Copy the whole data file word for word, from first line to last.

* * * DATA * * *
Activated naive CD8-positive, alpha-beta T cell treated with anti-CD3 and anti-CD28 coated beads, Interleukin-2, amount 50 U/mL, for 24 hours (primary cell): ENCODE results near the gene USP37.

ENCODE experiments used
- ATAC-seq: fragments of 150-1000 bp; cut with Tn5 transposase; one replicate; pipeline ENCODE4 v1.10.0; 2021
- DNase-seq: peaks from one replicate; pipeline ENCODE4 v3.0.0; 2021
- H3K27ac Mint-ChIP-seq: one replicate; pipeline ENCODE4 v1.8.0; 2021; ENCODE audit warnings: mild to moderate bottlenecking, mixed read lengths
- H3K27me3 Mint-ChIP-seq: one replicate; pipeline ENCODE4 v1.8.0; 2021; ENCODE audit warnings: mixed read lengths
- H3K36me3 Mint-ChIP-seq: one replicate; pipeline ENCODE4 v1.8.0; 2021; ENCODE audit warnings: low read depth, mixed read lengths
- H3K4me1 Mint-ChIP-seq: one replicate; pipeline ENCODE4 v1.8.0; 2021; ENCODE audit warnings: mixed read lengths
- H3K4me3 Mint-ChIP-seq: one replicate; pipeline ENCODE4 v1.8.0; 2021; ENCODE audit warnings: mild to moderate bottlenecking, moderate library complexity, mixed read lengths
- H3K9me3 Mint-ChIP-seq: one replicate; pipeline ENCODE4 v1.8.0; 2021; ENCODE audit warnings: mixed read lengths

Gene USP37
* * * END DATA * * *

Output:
Activated naive CD8-positive, alpha-beta T cell treated with anti-CD3 and anti-CD28 coated beads, Interleukin-2, amount 50 U/mL, for 24 hours (primary cell): ENCODE results near the gene USP37.

ENCODE experiments used
- ATAC-seq: fragments of 150-1000 bp; cut with Tn5 transposase; one replicate; pipeline ENCODE4 v1.10.0; 2021
- DNase-seq: peaks from one replicate; pipeline ENCODE4 v3.0.0; 2021
- H3K27ac Mint-ChIP-seq: one replicate; pipeline ENCODE4 v1.8.0; 2021; ENCODE audit warnings: mild to moderate bottlenecking, mixed read lengths
- H3K27me3 Mint-ChIP-seq: one replicate; pipeline ENCODE4 v1.8.0; 2021; ENCODE audit warnings: mixed read lengths
- H3K36me3 Mint-ChIP-seq: one replicate; pipeline ENCODE4 v1.8.0; 2021; ENCODE audit warnings: low read depth, mixed read lengths
- H3K4me1 Mint-ChIP-seq: one replicate; pipeline ENCODE4 v1.8.0; 2021; ENCODE audit warnings: mixed read lengths
- H3K4me3 Mint-ChIP-seq: one replicate; pipeline ENCODE4 v1.8.0; 2021; ENCODE audit warnings: mild to moderate bottlenecking, moderate library complexity, mixed read lengths
- H3K9me3 Mint-ChIP-seq: one replicate; pipeline ENCODE4 v1.8.0; 2021; ENCODE audit warnings: mixed read lengths

Gene USP37